A rapid rise in restaurants closing coupled with the number of them struggling to pay rent has led to a flurry of dealmaking involving brokers, landlords, tenants and realtors for some of Toronto’s most sought-after commercial spaces, according to multiple industry insiders.
In some cases, landlords are striking different deals with different tenants, and forcing tenants to sign non-disclosure agreements about the terms of their respective deals with each other. In other cases, landlords are renegotiating leases out of fear that rapidly declining rent prices will cause tenants to seek cheaper premises.
tap here to see other videos from our team.
“Right now, it’s a mad scramble,” said Stephen Lilly, a commercial realtor and restaurant broker who runs his own company, Toronto Restaurant Brokers. “You will have the same landlord dealing with a different property in a completely different way.”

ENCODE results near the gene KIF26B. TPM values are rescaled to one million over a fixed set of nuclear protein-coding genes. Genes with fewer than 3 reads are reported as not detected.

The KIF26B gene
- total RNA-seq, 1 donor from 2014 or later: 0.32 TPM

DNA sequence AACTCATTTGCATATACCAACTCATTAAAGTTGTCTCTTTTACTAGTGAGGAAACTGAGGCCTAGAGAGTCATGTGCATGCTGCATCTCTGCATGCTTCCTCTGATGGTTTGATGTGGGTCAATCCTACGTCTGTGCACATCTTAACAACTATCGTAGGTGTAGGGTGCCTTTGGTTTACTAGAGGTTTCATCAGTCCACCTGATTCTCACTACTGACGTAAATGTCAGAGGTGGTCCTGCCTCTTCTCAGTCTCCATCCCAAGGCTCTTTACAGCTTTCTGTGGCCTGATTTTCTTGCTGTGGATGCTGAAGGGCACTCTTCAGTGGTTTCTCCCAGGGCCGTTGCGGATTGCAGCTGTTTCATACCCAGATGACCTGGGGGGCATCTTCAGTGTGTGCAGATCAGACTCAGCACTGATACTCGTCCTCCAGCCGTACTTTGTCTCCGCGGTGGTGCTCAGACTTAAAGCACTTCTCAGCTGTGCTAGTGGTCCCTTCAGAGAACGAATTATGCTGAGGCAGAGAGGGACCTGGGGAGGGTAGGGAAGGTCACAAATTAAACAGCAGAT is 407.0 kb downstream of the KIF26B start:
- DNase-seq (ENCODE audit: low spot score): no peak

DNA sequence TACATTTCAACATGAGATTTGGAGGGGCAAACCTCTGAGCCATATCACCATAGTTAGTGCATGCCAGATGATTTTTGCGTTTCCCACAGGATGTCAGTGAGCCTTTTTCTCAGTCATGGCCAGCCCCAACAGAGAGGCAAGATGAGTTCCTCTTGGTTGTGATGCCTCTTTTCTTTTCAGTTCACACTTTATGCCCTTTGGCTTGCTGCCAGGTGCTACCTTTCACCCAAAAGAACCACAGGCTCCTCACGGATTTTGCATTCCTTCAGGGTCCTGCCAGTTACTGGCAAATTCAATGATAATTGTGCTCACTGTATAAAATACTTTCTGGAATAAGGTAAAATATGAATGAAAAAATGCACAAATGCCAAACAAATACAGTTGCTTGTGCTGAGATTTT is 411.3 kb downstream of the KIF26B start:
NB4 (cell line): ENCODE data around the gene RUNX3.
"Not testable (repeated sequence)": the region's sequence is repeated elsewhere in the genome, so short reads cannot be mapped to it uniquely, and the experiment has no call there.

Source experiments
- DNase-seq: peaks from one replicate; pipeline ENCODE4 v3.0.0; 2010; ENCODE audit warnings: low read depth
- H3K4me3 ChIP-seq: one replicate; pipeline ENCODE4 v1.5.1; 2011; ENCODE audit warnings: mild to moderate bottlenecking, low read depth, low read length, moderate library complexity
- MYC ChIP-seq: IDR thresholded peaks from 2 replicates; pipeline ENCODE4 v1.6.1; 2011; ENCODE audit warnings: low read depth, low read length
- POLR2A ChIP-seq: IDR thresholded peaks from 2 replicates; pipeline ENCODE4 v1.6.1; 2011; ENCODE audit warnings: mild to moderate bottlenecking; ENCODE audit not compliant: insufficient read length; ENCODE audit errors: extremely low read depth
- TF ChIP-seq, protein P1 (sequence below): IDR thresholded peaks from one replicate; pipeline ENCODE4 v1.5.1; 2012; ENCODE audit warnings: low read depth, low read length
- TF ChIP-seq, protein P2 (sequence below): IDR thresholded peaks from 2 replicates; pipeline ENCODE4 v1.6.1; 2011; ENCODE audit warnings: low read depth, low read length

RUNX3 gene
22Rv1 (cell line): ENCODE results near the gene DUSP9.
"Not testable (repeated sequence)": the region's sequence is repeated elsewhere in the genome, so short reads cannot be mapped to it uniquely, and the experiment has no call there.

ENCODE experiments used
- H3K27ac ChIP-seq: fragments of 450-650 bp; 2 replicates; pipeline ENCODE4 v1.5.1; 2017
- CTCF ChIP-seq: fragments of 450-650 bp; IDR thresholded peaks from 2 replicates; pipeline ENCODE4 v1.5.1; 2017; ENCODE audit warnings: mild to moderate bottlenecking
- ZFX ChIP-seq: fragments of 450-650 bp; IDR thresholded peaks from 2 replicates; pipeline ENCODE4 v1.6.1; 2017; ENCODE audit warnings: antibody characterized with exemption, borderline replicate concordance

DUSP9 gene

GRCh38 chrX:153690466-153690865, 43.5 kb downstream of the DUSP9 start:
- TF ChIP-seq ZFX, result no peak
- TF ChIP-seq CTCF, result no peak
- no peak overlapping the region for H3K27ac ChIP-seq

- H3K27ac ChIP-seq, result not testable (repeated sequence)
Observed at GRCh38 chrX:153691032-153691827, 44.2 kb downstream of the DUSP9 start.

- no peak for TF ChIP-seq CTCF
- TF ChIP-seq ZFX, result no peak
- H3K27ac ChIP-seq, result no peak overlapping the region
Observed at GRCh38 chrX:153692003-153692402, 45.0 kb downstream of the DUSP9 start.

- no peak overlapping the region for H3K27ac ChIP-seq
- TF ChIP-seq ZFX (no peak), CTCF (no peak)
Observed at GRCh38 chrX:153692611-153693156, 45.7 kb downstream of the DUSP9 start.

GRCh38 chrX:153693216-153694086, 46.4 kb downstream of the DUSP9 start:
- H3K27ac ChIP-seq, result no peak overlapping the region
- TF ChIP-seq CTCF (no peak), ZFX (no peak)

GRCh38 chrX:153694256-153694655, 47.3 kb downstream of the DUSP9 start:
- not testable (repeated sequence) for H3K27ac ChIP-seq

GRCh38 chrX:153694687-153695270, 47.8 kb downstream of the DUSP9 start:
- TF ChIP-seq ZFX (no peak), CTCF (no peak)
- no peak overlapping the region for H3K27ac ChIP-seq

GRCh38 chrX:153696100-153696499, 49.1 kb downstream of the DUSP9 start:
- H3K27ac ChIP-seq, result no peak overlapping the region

Andrew Oliver, chief executive of Oliver & Bonacini Hospitality Inc., a restaurant group that operates almost 40 restaurant and event spaces in Toronto, Montreal, Calgary and Edmonton, said he’s dealing with an “unpleasant” landlord who requested he sign a non-disclosure agreement when he even broached the question of renegotiating the lease terms on an existing property.